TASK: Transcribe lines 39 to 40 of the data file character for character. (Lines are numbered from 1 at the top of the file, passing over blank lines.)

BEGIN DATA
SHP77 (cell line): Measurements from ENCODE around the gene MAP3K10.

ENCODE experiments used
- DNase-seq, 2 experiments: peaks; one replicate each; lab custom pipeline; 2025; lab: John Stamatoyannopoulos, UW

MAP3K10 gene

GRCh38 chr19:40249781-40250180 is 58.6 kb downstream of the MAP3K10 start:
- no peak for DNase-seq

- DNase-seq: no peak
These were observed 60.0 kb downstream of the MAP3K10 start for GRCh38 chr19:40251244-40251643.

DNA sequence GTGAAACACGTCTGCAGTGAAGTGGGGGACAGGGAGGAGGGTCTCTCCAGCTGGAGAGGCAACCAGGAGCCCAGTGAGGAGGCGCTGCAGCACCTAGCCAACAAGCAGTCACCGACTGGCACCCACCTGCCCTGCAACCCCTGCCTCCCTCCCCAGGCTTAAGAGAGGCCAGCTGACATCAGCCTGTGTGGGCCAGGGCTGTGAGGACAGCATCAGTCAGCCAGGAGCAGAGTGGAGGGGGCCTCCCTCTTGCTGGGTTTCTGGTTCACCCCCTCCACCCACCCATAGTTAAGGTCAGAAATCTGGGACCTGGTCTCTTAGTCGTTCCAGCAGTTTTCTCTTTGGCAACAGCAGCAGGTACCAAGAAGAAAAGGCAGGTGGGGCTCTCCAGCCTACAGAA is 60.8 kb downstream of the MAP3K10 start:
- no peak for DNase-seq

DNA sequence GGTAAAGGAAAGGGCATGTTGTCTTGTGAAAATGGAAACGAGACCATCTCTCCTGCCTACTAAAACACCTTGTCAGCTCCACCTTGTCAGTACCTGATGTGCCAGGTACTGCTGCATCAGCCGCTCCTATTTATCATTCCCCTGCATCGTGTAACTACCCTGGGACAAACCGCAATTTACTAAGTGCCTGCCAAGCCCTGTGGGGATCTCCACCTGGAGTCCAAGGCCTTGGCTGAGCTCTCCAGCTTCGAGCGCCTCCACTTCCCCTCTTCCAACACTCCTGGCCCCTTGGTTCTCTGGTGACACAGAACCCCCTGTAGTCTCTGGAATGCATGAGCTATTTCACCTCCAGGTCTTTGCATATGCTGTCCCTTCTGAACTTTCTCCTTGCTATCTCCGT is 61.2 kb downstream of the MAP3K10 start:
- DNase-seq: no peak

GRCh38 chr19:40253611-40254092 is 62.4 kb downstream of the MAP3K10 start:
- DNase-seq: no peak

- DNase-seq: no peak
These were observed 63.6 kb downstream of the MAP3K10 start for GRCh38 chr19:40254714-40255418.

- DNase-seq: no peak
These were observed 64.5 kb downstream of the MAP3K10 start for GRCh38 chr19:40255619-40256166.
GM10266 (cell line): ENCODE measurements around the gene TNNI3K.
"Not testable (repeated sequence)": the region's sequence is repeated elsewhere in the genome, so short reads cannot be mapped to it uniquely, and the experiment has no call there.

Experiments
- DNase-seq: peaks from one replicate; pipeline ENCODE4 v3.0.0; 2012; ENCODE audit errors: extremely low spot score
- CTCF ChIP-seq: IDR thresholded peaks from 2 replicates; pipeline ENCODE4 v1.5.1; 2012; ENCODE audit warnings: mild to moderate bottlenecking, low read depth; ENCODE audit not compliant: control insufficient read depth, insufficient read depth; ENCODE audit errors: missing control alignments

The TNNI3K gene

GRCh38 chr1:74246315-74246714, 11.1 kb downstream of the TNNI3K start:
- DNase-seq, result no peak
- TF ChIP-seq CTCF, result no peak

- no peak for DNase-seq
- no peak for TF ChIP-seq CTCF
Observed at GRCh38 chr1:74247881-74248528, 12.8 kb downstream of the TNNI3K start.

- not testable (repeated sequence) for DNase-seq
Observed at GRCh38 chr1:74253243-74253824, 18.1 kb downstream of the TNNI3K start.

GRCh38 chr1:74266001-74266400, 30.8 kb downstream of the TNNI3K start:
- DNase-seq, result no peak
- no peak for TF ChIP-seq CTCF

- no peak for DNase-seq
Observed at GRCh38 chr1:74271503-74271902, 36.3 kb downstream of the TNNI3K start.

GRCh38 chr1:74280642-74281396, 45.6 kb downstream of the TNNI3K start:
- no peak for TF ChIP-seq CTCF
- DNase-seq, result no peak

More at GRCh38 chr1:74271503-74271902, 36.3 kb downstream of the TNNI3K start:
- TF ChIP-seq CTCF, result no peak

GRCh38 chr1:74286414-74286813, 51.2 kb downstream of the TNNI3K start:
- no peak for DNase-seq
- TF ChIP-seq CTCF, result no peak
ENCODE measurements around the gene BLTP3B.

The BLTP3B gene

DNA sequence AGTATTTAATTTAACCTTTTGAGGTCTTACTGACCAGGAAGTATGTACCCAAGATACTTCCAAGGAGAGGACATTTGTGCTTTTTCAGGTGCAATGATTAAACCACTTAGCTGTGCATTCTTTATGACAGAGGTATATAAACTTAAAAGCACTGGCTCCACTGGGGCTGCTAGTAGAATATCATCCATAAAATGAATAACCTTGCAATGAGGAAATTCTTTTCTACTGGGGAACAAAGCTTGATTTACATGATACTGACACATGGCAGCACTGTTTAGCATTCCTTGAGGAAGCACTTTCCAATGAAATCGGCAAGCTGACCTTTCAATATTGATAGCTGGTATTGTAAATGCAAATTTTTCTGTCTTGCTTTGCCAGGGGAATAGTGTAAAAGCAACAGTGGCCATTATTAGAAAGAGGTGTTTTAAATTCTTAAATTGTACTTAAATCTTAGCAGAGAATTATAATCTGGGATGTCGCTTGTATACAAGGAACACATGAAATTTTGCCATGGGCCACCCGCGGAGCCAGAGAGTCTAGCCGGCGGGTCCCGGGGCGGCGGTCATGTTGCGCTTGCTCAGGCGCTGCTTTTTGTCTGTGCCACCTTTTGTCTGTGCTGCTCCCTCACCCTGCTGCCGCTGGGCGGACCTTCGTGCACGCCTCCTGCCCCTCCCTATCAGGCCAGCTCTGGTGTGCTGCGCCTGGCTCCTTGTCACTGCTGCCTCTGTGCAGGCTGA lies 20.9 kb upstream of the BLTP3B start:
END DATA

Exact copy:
- no peak for TF ChIP-seq CTCF
- DNase-seq, result no peak